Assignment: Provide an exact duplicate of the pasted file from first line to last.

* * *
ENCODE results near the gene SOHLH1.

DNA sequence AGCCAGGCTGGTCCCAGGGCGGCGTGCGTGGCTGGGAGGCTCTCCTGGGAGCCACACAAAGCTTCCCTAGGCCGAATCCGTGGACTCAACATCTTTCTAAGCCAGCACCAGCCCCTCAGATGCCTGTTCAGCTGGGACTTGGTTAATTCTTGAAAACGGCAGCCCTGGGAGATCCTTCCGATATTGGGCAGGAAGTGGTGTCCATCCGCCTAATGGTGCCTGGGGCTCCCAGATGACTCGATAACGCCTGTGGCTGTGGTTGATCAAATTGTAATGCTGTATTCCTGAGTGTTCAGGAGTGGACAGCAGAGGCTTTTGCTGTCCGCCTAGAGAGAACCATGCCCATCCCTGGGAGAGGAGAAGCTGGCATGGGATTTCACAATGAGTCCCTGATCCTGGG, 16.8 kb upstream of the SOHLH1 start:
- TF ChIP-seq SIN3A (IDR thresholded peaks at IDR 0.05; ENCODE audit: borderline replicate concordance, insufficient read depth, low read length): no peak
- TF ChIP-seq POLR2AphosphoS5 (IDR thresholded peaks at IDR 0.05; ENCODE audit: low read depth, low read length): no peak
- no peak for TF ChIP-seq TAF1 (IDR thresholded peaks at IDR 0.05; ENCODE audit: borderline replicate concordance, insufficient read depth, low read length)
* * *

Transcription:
ENCODE results near the gene SOHLH1.

DNA sequence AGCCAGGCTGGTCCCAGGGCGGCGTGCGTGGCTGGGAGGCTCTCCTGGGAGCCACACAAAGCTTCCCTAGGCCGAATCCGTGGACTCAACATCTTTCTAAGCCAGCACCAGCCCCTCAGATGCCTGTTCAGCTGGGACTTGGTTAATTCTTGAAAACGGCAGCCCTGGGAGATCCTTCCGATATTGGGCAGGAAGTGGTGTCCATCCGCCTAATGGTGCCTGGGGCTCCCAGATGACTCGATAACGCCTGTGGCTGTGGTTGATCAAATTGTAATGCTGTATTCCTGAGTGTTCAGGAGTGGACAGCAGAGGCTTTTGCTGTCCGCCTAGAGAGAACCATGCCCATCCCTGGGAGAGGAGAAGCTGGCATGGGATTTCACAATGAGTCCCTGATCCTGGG, 16.8 kb upstream of the SOHLH1 start:
- TF ChIP-seq SIN3A (IDR thresholded peaks at IDR 0.05; ENCODE audit: borderline replicate concordance, insufficient read depth, low read length): no peak
- TF ChIP-seq POLR2AphosphoS5 (IDR thresholded peaks at IDR 0.05; ENCODE audit: low read depth, low read length): no peak
- no peak for TF ChIP-seq TAF1 (IDR thresholded peaks at IDR 0.05; ENCODE audit: borderline replicate concordance, insufficient read depth, low read length)